The great British train robbery

Privatising British Railways was meant to bring innovation, efficiency, competition and therefore lower fares but the reality, well it’s been very different. The former British Prime Minister and devout neo liberal Margaret Thatcher was in favour of mass privatisation but even she claimed that privatising the British Rail System was ‘a privatisation too far’ but this didn’t stop her successors. So on this program we ask. Was the neoliberal dream of rail privatisation actually the great British train robbery?

Things governments can and cannot afford

In the UK, the Tories have slashed NHS funding, public housing and social care, policing, libraries, arts – even school dinners – on the grounds it was unaffordable. But it was comfortable spending £142 million per year subsidising the defence force (including the promotion of arms exports), and another £18 billion in corporate tax cuts for the private sector, and £120bn building a bloody great bridge to France.

Moving full steam ahead towards the disastrous US healthcare model

The Tories are deliberately under-funding the NHS to erode public confidence in order to manufacture consent for privatisation. The aim is to reconfigure the service from a free at the point of use healthcare system, towards a fee-paying US model. Daniel Margrain provides the insight…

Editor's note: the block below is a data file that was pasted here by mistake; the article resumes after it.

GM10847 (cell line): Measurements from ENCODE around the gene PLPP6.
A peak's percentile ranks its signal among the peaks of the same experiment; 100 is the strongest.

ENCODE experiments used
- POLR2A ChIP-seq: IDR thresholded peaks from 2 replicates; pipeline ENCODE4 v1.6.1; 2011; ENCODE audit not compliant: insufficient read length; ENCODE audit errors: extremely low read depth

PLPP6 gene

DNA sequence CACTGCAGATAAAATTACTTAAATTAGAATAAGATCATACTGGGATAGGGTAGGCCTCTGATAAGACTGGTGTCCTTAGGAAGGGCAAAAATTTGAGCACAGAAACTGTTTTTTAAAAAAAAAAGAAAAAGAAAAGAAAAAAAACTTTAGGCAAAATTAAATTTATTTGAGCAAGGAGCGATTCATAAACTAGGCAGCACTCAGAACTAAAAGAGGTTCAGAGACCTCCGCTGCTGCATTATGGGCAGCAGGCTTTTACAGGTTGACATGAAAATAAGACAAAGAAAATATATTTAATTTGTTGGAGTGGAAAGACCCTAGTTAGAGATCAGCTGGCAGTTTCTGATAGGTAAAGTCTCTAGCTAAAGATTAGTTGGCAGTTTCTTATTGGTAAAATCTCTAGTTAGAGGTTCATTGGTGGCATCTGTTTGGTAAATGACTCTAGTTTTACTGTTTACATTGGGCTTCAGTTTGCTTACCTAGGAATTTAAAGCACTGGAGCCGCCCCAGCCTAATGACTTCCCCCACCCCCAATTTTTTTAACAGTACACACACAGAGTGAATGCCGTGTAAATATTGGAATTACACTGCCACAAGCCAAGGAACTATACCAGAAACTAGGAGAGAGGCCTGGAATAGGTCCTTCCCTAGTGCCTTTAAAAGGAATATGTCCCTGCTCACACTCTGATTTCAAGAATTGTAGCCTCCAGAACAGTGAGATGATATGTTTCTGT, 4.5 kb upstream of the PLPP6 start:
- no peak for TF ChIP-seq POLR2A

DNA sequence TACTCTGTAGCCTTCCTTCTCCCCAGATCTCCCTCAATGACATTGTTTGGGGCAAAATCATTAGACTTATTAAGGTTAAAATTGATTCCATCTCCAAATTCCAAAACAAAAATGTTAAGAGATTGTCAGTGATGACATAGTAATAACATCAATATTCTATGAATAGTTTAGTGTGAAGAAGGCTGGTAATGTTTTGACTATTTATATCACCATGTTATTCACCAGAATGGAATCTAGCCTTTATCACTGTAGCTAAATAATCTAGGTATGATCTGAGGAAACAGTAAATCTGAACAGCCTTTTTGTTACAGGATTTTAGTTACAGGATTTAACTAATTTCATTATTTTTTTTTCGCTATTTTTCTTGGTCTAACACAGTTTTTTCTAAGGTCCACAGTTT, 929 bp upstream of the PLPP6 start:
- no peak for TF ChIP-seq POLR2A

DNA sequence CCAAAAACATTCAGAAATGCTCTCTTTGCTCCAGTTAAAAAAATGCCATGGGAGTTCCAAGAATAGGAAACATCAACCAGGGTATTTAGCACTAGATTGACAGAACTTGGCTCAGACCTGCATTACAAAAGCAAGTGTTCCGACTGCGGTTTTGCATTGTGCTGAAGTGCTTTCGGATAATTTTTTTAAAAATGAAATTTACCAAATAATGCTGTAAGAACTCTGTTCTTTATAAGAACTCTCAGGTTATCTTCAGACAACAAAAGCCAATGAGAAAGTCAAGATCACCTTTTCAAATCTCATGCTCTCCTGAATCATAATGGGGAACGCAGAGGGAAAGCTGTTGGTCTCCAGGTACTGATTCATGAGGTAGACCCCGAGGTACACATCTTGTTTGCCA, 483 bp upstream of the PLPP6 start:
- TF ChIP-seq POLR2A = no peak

How both Labour & the Tories have engineered the NHS crisis

We’re seeing more public sector entities being outsourced, health and social care services privatized and a culture of competition and management speak introduced into public services. Daniel Margrain shows how the political agenda on both sides have shaped the NHS crisis unfolding today.

Socialism for the rich

The principal objective of the UK tax system, in which the poor pay a higher proportion of tax than the rich, is not to improve the collective well-being of society, but to funnel cash – largely through tax cuts – to the corporate elite. This isn’t free-market capitalism in the formal sense, but socialism for the rich – a form of state capitalism – no different in principle to the old statist economies of the former Soviet Union.